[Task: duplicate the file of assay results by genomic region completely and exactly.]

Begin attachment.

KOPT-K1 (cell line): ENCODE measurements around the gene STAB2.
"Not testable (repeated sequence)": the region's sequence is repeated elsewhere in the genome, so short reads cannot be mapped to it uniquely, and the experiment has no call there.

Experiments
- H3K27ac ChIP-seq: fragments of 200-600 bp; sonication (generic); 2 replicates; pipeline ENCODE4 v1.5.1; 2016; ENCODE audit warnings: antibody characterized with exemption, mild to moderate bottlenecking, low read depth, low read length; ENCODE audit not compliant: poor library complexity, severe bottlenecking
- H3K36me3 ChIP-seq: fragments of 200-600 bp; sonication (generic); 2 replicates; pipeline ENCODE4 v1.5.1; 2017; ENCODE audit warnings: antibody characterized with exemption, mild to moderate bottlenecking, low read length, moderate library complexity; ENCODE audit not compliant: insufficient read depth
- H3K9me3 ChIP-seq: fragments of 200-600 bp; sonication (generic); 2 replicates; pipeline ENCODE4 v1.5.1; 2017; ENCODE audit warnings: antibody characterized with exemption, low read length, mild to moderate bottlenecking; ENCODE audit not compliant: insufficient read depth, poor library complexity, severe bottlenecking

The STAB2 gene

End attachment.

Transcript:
KOPT-K1 (cell line): ENCODE measurements around the gene STAB2.
"Not testable (repeated sequence)": the region's sequence is repeated elsewhere in the genome, so short reads cannot be mapped to it uniquely, and the experiment has no call there.

Experiments
- H3K27ac ChIP-seq: fragments of 200-600 bp; sonication (generic); 2 replicates; pipeline ENCODE4 v1.5.1; 2016; ENCODE audit warnings: antibody characterized with exemption, mild to moderate bottlenecking, low read depth, low read length; ENCODE audit not compliant: poor library complexity, severe bottlenecking
- H3K36me3 ChIP-seq: fragments of 200-600 bp; sonication (generic); 2 replicates; pipeline ENCODE4 v1.5.1; 2017; ENCODE audit warnings: antibody characterized with exemption, mild to moderate bottlenecking, low read length, moderate library complexity; ENCODE audit not compliant: insufficient read depth
- H3K9me3 ChIP-seq: fragments of 200-600 bp; sonication (generic); 2 replicates; pipeline ENCODE4 v1.5.1; 2017; ENCODE audit warnings: antibody characterized with exemption, low read length, mild to moderate bottlenecking; ENCODE audit not compliant: insufficient read depth, poor library complexity, severe bottlenecking

The STAB2 gene